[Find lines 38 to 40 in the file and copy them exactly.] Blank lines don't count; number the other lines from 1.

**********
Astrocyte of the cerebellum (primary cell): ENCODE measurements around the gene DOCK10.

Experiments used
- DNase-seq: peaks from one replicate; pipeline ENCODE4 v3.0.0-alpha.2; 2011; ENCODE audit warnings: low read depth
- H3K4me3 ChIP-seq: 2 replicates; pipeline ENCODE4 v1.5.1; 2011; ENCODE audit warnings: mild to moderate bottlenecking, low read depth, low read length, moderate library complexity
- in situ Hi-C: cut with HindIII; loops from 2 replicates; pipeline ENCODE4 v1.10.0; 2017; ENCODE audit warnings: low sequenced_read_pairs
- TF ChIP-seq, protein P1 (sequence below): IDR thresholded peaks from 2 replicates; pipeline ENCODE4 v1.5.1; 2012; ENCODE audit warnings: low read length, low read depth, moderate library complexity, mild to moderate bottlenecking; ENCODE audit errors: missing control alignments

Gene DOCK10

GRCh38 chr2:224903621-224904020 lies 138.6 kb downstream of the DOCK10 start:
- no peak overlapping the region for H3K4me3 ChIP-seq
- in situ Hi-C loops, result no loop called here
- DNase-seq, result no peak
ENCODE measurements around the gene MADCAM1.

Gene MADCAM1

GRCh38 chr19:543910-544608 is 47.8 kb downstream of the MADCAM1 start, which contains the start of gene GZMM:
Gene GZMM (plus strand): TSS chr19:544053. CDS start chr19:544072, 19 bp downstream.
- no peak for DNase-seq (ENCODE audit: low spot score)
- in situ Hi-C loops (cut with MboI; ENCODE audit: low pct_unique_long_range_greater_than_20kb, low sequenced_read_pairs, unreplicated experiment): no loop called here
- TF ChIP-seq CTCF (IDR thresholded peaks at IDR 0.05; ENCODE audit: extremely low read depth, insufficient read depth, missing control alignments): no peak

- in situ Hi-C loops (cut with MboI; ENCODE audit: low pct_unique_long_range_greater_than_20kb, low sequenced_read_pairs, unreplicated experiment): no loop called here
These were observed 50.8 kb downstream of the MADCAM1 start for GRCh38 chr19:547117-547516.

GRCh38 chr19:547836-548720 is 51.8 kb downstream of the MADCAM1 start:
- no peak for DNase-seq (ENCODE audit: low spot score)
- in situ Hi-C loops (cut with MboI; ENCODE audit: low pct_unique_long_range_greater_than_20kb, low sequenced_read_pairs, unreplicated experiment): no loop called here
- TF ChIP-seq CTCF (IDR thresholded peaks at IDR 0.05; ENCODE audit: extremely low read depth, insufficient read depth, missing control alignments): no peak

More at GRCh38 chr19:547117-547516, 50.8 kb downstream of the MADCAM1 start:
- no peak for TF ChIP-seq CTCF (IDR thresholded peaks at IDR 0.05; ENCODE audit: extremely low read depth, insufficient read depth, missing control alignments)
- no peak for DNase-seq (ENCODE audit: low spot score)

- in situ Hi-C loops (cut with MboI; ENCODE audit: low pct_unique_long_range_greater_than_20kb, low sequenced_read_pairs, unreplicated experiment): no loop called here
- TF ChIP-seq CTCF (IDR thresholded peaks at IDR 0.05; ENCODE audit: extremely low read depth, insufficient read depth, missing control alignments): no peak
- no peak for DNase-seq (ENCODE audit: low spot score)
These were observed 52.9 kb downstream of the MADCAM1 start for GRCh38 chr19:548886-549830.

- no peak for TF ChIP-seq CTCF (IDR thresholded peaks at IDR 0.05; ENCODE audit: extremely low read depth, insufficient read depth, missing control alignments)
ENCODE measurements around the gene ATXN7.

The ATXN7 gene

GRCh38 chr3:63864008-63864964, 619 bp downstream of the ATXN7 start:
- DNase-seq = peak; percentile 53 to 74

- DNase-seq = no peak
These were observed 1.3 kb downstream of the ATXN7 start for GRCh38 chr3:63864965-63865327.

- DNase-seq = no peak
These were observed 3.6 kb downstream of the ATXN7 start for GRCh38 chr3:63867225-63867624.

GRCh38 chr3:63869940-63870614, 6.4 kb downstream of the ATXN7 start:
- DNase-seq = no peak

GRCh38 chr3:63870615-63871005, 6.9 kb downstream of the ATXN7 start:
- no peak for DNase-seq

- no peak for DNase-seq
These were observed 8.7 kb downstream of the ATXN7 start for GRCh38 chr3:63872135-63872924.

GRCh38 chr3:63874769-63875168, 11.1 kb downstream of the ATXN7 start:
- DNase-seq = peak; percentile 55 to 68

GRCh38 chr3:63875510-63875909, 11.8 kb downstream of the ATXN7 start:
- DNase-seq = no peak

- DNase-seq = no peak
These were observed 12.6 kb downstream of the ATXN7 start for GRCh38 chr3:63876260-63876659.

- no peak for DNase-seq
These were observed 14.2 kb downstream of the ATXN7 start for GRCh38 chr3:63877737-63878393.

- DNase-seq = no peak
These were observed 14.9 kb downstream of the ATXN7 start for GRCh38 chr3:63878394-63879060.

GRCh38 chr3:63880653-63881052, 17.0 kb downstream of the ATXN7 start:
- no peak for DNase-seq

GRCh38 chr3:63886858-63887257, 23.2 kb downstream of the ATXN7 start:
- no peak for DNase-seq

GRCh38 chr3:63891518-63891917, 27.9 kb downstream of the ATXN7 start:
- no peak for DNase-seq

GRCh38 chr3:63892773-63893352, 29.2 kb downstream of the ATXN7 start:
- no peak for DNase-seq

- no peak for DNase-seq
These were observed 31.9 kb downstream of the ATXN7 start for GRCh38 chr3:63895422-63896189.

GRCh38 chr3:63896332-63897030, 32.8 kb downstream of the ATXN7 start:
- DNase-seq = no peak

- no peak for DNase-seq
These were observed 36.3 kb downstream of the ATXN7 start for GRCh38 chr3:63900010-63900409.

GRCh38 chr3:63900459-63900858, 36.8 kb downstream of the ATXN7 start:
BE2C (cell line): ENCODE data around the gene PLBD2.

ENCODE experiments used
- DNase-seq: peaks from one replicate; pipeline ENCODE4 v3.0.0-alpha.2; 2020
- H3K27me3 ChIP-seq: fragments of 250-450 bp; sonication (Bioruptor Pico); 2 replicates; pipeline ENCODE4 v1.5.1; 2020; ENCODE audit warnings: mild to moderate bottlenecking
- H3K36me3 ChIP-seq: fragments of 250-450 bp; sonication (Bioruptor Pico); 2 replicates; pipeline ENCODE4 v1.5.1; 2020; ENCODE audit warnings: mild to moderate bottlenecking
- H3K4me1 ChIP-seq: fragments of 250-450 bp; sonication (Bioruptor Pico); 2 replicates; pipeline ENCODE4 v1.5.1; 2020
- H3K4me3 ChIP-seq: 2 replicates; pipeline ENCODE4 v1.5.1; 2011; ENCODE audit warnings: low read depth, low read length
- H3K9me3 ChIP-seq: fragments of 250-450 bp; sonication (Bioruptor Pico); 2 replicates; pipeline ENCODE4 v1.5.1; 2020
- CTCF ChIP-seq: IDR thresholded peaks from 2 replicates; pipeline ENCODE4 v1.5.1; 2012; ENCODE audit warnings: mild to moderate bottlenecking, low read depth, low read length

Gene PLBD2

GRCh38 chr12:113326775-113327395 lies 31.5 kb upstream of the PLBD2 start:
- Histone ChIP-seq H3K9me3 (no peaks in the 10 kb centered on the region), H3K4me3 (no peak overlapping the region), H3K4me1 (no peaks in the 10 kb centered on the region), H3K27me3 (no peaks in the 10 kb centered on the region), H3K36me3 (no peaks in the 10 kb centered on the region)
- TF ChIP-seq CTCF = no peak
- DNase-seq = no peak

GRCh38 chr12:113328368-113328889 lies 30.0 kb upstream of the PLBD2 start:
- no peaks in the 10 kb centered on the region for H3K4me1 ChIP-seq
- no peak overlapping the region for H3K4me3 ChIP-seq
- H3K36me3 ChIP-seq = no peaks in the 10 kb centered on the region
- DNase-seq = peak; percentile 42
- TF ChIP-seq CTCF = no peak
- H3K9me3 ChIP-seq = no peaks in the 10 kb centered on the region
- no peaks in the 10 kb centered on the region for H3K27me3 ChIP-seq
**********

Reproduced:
These were observed 1.3 kb downstream of the ATXN7 start for GRCh38 chr3:63864965-63865327.

- DNase-seq = no peak
These were observed 3.6 kb downstream of the ATXN7 start for GRCh38 chr3:63867225-63867624.